The electrical control system for the present invention is shown schematically in FIG. 2A to which reference is now made. The vehicle battery 106 is connected at one terminal to ground 108. The opposite battery terminal is connected, in series, to a fuse 110, a dash switch 112, a clutch switch 114 and a fuel pump switch 116 and, preferably, through a diode 118 back to ground 108. A multi-position selector switch 120 is also connected in series to the switches 112, 114 and 116. In order to provide varying degrees of braking power through the engine retarder and exhaust diverter system it may be desirable to utilize the selector switch 120 which, as shown in FIG. 2A, has three positions. In position 1 (as shown in FIG. 2A) the selector switch 120 activates the front engine brake solenoids 122 which may, for example, control the solenoid valves 52 associated with half of the cylinders of the engine (three in the case of the six-cylinder engine shown in FIG. 1). In position 2, the selector switch 120 activates the front engine solenoids 122 and the rear engine solenoids 124 so as to control the solenoid valves 52 associated with all of the cylinders of the engine thereby providing increased engine braking. In position 3, the selector switch 120 will activate not only all of the solenoid valves 52 but also the diverter valve 22 through solenoid 126 so as to provide a maximum engine braking power as described in more detail below. It will be understood that additional positions may be provided for the selector switch 120 so that the engine brake can be applied to one or more engine cylinders as desired. Of course, the selector switch 120 can also be eliminated if maximum engine braking, i.e. all engine cylinders plus the braking due to the diverter valve 22, is required at all times. The switches 112, 114 and 116 are provided to complete the control system and assure the safe operation of the system. Switch 112 is a manual control to deactivate the entire system. Switch 114 is an automatic switch connected to the clutch to deactivate the system whenever the clutch is disengaged so as to prevent engine stalling. Switch 116 is a second automatic switch connected to the fuel system to prevent engine fueling when the engine brake is in operation.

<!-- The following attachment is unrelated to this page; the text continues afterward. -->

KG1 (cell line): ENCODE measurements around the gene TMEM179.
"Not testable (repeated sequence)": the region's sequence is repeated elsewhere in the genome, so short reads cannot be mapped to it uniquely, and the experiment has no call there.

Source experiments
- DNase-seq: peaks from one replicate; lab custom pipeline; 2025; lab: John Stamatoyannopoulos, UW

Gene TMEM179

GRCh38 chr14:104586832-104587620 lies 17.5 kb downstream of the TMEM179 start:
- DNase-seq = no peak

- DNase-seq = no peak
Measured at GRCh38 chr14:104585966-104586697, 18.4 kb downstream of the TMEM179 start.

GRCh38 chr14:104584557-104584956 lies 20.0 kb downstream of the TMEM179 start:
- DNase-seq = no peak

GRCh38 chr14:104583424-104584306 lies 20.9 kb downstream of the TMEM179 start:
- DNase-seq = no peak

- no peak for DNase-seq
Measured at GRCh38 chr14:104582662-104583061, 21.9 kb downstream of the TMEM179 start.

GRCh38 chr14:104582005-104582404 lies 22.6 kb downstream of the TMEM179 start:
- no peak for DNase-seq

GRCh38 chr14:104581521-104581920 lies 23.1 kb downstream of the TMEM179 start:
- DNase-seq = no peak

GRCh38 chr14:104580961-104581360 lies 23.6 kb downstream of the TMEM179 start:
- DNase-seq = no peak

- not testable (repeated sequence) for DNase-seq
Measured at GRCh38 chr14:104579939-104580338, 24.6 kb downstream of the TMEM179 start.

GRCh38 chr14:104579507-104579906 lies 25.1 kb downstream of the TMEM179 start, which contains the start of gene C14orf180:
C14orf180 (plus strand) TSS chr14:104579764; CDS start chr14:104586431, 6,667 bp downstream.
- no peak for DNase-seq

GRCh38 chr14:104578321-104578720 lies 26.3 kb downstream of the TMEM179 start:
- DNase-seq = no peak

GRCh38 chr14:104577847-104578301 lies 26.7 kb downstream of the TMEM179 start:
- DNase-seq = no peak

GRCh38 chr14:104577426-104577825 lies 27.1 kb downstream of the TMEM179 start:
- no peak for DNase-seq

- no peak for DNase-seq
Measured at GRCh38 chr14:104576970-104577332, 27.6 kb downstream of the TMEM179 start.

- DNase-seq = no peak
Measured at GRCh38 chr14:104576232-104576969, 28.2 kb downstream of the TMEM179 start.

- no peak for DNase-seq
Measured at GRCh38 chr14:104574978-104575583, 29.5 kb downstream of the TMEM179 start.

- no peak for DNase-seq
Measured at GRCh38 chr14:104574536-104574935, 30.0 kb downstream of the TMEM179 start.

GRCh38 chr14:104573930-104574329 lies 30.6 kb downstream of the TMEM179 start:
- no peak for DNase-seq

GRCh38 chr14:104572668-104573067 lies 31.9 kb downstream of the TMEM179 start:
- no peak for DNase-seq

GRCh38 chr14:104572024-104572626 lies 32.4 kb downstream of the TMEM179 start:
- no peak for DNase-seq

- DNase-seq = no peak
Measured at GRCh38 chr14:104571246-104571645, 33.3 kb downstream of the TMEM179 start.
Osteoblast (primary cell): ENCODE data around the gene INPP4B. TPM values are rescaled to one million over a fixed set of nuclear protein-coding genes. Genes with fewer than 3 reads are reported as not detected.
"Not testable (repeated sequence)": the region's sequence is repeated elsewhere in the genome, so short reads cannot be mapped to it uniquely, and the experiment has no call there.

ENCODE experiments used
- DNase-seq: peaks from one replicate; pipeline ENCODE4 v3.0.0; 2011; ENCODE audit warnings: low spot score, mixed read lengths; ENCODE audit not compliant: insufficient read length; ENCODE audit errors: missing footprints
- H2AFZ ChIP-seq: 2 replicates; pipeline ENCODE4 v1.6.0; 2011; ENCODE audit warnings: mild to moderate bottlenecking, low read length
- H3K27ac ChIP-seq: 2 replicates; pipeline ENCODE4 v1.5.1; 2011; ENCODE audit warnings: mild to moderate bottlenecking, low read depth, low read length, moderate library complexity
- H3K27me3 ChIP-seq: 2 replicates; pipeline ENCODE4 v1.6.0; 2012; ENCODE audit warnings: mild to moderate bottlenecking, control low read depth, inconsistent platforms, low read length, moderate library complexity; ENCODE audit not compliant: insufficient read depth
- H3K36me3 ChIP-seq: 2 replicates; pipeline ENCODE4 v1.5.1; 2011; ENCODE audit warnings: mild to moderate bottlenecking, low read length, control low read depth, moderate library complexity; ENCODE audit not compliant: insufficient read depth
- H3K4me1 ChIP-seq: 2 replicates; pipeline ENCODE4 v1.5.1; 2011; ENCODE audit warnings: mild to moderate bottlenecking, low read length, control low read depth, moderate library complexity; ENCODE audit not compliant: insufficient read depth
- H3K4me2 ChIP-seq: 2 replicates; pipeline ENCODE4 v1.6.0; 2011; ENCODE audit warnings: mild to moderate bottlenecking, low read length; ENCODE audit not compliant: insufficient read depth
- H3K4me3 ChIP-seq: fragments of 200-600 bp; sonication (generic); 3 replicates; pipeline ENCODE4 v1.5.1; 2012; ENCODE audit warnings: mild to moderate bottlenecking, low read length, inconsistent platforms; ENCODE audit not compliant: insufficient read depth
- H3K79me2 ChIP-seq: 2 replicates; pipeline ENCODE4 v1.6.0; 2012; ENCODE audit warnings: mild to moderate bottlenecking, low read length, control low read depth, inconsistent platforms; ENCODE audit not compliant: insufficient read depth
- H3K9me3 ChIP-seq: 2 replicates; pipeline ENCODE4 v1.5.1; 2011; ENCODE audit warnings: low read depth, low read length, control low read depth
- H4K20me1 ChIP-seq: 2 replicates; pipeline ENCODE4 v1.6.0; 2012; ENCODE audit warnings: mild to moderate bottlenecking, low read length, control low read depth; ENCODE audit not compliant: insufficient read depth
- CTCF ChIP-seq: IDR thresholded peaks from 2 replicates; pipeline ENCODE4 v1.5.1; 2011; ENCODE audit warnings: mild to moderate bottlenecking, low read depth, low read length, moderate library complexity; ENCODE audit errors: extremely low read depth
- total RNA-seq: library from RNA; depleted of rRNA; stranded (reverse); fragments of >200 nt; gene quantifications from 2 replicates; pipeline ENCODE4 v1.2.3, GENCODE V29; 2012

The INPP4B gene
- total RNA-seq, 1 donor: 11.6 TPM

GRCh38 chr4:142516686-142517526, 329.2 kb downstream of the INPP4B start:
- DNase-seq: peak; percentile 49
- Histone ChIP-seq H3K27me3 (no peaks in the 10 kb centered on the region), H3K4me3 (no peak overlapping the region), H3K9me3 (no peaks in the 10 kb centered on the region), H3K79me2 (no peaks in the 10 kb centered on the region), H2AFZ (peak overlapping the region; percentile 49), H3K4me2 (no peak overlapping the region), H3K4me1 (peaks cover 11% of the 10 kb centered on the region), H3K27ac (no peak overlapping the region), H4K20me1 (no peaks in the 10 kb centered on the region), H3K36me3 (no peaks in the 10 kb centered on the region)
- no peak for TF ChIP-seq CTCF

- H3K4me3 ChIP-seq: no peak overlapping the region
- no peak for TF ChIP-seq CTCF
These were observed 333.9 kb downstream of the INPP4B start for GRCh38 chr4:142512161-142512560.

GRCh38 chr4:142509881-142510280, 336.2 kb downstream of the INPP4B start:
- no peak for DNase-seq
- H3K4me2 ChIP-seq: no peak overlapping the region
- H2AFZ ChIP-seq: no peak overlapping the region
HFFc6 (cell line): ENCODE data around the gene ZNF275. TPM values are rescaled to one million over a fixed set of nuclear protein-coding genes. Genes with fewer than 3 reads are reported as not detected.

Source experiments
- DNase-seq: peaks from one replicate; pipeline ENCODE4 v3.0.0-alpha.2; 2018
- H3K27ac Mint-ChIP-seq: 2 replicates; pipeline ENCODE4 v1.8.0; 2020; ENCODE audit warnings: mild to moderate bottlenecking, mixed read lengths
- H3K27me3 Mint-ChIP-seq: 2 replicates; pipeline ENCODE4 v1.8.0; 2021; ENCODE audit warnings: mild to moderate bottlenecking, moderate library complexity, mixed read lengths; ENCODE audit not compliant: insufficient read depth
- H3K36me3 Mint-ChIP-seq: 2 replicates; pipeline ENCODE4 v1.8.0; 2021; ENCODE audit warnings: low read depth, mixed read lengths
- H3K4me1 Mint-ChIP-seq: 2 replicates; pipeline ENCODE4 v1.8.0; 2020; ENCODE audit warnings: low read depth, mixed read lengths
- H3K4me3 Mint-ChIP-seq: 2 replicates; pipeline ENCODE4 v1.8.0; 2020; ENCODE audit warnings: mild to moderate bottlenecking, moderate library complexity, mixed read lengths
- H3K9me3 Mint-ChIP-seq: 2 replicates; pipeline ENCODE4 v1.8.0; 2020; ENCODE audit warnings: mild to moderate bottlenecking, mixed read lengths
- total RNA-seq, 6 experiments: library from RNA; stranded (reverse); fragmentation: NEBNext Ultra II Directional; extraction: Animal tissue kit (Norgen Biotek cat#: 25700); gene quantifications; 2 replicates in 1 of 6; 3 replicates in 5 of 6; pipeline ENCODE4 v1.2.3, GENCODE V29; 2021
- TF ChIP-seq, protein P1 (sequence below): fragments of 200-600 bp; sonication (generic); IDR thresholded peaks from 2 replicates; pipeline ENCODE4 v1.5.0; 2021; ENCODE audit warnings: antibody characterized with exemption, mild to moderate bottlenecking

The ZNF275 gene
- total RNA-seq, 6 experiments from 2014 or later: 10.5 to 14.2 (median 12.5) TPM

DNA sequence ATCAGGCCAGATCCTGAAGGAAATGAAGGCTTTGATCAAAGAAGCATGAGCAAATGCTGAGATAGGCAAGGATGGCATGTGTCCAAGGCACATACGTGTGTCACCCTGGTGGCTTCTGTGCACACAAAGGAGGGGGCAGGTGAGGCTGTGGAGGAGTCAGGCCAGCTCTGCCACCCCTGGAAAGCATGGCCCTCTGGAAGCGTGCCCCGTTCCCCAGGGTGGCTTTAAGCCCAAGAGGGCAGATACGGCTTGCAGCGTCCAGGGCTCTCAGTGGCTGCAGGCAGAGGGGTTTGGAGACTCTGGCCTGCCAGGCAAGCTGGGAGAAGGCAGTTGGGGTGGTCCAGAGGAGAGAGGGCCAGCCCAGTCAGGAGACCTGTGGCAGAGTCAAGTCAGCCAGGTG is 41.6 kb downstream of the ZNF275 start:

FIG. 3, to which reference is now made, shows a typical turbocharger 30 which may be employed in the present invention. The turbocharger 30 comprises a twin entry turbine 26 and a compressor 28 coaxially mounted on a shaft 128 journalled for rotation on bearings 130 in a stationary housing 132. The turbine 26, here illustrated as a radial flow turbine, comprises a divided volute 134 having two series of nozzles 136, 138 directed toward the vanes of an impeller wheel 140 affixed to the shaft 128. Gas flowing in the divided volute 134 is accelerated as it passes through the nozzles 136, 138 and imparts its kinetic energy to the impeller wheel 140. It will be appreciated that the speed of the impeller wheel 140 is a function of the volume of gas flowing through the volute 134 which determines the velocity of flow through the nozzles 136, 138. It is known that at relatively low gas flow rates, the efficiency of the turbine decreases and that greater efficiency can be attained if, at low gas flow rates, all of the gas is directed into one portion of the volute 134.